Extreme Dry Weather

24 July 2018

As I currently write we are having an extremely dry spell and so are spending a lot of our time watering the plants that we have put in this spring. These are mostly watered by direct hose application to the base of the plant as putting on sprinklers tends to water the whole area a lot of it does not get used by the plants that need it.
Where the plants have been established a lot longer or into their second year of growth their root systems will be quite well developed then we can use the overhead sprinklers or we can use the leaky-pipe system where the water dribbles out of the whole length of the pipe and as it goes down into the soil it will spread out in a fan like pattern below ground so it will get to the spreading root systems of plants that were not right next to the pipe. The leaky pipe system is also very good as very little of the water is likely to evaporate as happens with the overhead sprinklers, so we can use the leaky-pipe during the heat of the day. It’s not just the plants that we have been watering, we have found that in the last few days that the grass mowing’s that we have been putting into the compost heap have been very dry and strawy so we have needed to water the compost heap as moisture is needed in the breaking down process of the composting.
We moved the open day back a month this year as we felt the garden would probably look better in late August than it would in late July. One of the other benefits of doing this would be to get a couple of jobs done that are quite time sensitive and can’t be put off. One of these jobs is the summer pruning of the fruit trees. In this part of the country it really needs to be done in late July to get some short regrowth that will hopefully provide next year’s fruit buds and keep the tree compact.
The other job that we need to do at the about the same time as the previous open days is to get into the Dreel burn and pull out all the Himalayan Balsam plants that grow on the sides of the banks. We started this process some years ago and I am pleased to say that a job that took about 8-man days 2 years ago is now down to 1.5. It is very important to catch the flowers before they go to seed as they start to pop and explode sending the seeds several metres from where they stand. This job and the summer pruning have both been completed.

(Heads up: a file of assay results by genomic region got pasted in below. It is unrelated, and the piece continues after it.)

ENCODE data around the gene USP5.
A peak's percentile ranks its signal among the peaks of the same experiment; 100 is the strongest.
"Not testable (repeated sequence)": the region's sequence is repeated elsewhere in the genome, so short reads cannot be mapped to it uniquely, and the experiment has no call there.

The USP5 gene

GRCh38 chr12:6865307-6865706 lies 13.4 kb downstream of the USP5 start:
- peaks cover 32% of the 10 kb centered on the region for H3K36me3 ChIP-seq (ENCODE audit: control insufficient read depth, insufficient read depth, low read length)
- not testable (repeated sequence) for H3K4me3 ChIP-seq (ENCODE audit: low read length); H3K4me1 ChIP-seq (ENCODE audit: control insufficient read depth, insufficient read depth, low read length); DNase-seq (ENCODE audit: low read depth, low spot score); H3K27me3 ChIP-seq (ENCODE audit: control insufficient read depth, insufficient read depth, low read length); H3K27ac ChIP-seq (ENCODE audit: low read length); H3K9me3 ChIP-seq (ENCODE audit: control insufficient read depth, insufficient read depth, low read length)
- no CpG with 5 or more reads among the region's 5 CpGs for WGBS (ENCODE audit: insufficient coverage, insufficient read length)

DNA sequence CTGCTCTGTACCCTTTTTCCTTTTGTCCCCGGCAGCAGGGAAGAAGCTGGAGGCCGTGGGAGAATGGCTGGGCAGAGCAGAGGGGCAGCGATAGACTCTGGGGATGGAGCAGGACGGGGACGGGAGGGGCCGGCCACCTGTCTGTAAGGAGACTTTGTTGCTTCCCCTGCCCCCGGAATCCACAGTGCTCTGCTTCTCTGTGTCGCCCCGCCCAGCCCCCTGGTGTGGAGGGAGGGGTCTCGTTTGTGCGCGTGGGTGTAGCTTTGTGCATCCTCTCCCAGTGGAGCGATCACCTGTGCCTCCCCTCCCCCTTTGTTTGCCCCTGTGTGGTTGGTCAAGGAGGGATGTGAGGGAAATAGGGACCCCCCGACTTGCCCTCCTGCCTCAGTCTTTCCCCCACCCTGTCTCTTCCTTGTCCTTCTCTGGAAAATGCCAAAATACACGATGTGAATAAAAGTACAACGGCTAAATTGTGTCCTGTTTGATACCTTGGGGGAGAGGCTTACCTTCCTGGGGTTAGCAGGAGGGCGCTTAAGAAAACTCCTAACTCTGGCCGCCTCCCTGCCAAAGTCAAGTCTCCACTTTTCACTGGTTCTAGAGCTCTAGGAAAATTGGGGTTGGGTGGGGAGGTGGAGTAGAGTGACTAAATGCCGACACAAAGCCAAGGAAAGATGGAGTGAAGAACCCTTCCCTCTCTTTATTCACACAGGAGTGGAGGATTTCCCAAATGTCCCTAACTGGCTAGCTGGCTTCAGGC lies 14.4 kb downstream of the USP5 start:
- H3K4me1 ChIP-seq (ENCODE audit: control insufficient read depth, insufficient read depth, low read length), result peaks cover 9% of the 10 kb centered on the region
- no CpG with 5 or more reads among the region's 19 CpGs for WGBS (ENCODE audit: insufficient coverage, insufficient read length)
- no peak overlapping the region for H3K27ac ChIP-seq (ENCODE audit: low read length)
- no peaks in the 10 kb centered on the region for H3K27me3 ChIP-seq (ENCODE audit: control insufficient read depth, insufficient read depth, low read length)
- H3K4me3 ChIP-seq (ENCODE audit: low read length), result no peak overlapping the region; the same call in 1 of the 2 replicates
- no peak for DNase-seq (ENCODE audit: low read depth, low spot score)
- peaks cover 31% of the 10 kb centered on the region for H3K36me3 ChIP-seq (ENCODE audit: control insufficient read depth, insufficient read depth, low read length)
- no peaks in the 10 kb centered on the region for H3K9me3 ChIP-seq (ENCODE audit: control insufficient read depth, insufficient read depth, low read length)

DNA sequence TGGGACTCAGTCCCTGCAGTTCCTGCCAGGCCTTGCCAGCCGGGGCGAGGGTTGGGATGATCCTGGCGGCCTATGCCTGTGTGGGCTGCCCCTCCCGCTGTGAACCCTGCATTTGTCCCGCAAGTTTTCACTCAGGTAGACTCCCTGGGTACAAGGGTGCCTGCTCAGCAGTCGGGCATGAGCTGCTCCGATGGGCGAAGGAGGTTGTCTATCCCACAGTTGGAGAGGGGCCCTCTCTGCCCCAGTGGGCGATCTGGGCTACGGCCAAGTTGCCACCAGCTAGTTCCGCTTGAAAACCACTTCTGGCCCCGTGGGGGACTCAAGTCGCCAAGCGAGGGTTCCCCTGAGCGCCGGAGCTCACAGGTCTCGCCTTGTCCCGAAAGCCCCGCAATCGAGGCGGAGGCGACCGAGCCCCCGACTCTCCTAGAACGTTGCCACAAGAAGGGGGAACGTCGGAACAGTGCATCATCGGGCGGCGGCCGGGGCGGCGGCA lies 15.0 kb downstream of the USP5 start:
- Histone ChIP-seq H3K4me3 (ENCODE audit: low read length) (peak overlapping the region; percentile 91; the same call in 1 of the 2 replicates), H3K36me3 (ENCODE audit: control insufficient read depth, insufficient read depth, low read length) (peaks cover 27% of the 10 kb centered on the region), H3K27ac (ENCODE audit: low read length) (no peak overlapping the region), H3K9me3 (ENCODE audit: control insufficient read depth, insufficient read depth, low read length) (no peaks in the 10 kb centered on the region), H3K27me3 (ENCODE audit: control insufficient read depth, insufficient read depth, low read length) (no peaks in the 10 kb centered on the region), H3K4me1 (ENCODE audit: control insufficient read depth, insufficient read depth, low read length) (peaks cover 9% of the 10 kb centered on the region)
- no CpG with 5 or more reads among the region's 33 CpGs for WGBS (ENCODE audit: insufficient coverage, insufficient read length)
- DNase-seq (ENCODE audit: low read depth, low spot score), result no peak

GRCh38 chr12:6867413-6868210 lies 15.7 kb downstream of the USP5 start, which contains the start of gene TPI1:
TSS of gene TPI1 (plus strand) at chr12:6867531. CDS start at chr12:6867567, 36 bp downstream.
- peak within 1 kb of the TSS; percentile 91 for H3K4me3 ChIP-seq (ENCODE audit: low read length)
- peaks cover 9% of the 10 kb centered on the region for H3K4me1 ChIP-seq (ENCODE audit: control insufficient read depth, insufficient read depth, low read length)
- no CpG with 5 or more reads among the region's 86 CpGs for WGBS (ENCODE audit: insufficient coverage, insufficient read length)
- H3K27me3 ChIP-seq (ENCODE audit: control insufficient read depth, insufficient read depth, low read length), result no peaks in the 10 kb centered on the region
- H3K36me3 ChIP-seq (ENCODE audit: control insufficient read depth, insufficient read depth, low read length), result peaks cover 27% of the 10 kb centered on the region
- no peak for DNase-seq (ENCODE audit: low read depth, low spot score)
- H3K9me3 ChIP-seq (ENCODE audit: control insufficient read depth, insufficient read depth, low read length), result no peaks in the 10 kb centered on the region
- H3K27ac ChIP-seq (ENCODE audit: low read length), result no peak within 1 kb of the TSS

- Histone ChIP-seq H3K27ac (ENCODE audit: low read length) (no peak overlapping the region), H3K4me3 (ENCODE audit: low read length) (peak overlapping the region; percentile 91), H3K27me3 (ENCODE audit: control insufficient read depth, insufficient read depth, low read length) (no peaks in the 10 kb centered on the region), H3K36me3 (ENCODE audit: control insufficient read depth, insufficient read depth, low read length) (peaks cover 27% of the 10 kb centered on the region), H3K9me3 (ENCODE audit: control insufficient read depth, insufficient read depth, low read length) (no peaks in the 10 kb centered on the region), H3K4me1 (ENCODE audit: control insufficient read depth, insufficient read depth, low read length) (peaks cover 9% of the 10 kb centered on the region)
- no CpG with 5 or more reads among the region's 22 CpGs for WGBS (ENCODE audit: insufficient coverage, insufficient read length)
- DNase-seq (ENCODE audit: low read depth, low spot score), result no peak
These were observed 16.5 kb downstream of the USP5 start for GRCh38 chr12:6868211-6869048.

Having the open day in August will also give us the opportunity to get the hedges looking nice and freshly cut for the open days and in so, doing it at the optimum time for growth control which is early August.
Over the last few weeks Gavin has managed to get quite a lot of work done on the lawns nearly all of them have been scarified, top dressed with sand and fertilized so let’s hope that we do get some rain now so that we can see the benefit of the hard work that he has put in.
A recent bit of research has revealed the name of one of the older climbing roses in the garden. On the staircase going down from the top terrace to the middle on the west side there are a couple of pale pink climbers that flower over a remarkably long period in large clusters of fairly small fragrant flowers. There is another three specimens across the middle terrace it turns out that the name of this remarkable rose is ‘Blush Noisette’. It also caught my attention due to its very clean disease-free foliage which is also a huge bonus and it manages to grow fairly strongly to about eight to ten feet high. It was raised in America in about 1815 by Phillipe Noissete another really good feature is that it doesn’t have many thorns and it can also grow in part shade its not often that I get really excited about roses, but the is a really good old one.
Well with the open day fast approaching I think I should press on with getting the place ready for all the visitors.
Duncan and the gardening team.

Share this